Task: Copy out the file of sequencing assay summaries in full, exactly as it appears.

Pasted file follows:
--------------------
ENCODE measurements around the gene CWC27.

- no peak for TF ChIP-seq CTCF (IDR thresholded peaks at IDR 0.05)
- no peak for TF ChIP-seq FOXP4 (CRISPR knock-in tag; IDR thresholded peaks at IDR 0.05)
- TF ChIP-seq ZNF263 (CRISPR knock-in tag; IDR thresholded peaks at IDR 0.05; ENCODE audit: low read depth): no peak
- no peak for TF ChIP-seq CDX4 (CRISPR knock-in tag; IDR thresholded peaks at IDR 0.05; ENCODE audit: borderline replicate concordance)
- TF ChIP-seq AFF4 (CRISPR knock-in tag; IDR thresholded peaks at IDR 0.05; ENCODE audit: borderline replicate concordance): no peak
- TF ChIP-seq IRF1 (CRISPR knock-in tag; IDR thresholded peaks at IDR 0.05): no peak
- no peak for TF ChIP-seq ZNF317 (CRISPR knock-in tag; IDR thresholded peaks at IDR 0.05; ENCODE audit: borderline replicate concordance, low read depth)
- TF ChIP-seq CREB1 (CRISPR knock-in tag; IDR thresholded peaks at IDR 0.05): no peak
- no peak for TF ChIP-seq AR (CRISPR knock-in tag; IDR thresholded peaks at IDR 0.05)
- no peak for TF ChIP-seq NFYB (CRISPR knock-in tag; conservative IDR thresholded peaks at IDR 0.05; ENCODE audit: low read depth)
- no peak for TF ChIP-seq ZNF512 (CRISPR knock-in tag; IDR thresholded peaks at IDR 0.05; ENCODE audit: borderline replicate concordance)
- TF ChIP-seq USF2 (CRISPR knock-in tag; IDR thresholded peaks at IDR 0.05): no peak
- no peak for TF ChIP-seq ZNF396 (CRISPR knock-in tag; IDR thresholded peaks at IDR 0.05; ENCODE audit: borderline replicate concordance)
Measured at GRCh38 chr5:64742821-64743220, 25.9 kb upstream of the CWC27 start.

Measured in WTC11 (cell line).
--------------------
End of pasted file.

ENCODE measurements around the gene CWC27.

- no peak for TF ChIP-seq CTCF (IDR thresholded peaks at IDR 0.05)
- no peak for TF ChIP-seq FOXP4 (CRISPR knock-in tag; IDR thresholded peaks at IDR 0.05)
- TF ChIP-seq ZNF263 (CRISPR knock-in tag; IDR thresholded peaks at IDR 0.05; ENCODE audit: low read depth): no peak
- no peak for TF ChIP-seq CDX4 (CRISPR knock-in tag; IDR thresholded peaks at IDR 0.05; ENCODE audit: borderline replicate concordance)
- TF ChIP-seq AFF4 (CRISPR knock-in tag; IDR thresholded peaks at IDR 0.05; ENCODE audit: borderline replicate concordance): no peak
- TF ChIP-seq IRF1 (CRISPR knock-in tag; IDR thresholded peaks at IDR 0.05): no peak
- no peak for TF ChIP-seq ZNF317 (CRISPR knock-in tag; IDR thresholded peaks at IDR 0.05; ENCODE audit: borderline replicate concordance, low read depth)
- TF ChIP-seq CREB1 (CRISPR knock-in tag; IDR thresholded peaks at IDR 0.05): no peak
- no peak for TF ChIP-seq AR (CRISPR knock-in tag; IDR thresholded peaks at IDR 0.05)
- no peak for TF ChIP-seq NFYB (CRISPR knock-in tag; conservative IDR thresholded peaks at IDR 0.05; ENCODE audit: low read depth)
- no peak for TF ChIP-seq ZNF512 (CRISPR knock-in tag; IDR thresholded peaks at IDR 0.05; ENCODE audit: borderline replicate concordance)
- TF ChIP-seq USF2 (CRISPR knock-in tag; IDR thresholded peaks at IDR 0.05): no peak
- no peak for TF ChIP-seq ZNF396 (CRISPR knock-in tag; IDR thresholded peaks at IDR 0.05; ENCODE audit: borderline replicate concordance)
Measured at GRCh38 chr5:64742821-64743220, 25.9 kb upstream of the CWC27 start.

Measured in WTC11 (cell line).